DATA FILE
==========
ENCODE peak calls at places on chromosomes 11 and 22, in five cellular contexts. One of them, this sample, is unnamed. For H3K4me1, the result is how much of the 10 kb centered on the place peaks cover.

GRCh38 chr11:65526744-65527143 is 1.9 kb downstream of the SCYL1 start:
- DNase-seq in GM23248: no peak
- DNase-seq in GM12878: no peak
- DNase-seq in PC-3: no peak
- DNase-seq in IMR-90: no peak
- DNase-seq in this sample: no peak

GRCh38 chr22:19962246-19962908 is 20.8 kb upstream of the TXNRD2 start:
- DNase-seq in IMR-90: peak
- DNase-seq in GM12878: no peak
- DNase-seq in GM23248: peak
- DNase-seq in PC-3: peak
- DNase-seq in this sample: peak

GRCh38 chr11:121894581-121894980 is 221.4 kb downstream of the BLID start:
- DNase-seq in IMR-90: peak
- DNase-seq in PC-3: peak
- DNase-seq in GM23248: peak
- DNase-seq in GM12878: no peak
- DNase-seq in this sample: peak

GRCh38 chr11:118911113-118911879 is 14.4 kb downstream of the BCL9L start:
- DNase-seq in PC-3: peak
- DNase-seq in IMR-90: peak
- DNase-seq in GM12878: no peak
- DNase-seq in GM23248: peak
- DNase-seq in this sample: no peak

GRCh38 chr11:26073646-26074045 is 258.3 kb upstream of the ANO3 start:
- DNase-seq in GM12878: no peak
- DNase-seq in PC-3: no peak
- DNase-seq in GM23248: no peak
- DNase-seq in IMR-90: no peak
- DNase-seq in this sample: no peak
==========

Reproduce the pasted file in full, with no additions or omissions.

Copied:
ENCODE peak calls at places on chromosomes 11 and 22, in five cellular contexts. One of them, this sample, is unnamed. For H3K4me1, the result is how much of the 10 kb centered on the place peaks cover.

GRCh38 chr11:65526744-65527143 is 1.9 kb downstream of the SCYL1 start:
- DNase-seq in GM23248: no peak
- DNase-seq in GM12878: no peak
- DNase-seq in PC-3: no peak
- DNase-seq in IMR-90: no peak
- DNase-seq in this sample: no peak

GRCh38 chr22:19962246-19962908 is 20.8 kb upstream of the TXNRD2 start:
- DNase-seq in IMR-90: peak
- DNase-seq in GM12878: no peak
- DNase-seq in GM23248: peak
- DNase-seq in PC-3: peak
- DNase-seq in this sample: peak

GRCh38 chr11:121894581-121894980 is 221.4 kb downstream of the BLID start:
- DNase-seq in IMR-90: peak
- DNase-seq in PC-3: peak
- DNase-seq in GM23248: peak
- DNase-seq in GM12878: no peak
- DNase-seq in this sample: peak

GRCh38 chr11:118911113-118911879 is 14.4 kb downstream of the BCL9L start:
- DNase-seq in PC-3: peak
- DNase-seq in IMR-90: peak
- DNase-seq in GM12878: no peak
- DNase-seq in GM23248: peak
- DNase-seq in this sample: no peak

GRCh38 chr11:26073646-26074045 is 258.3 kb upstream of the ANO3 start:
- DNase-seq in GM12878: no peak
- DNase-seq in PC-3: no peak
- DNase-seq in GM23248: no peak
- DNase-seq in IMR-90: no peak
- DNase-seq in this sample: no peak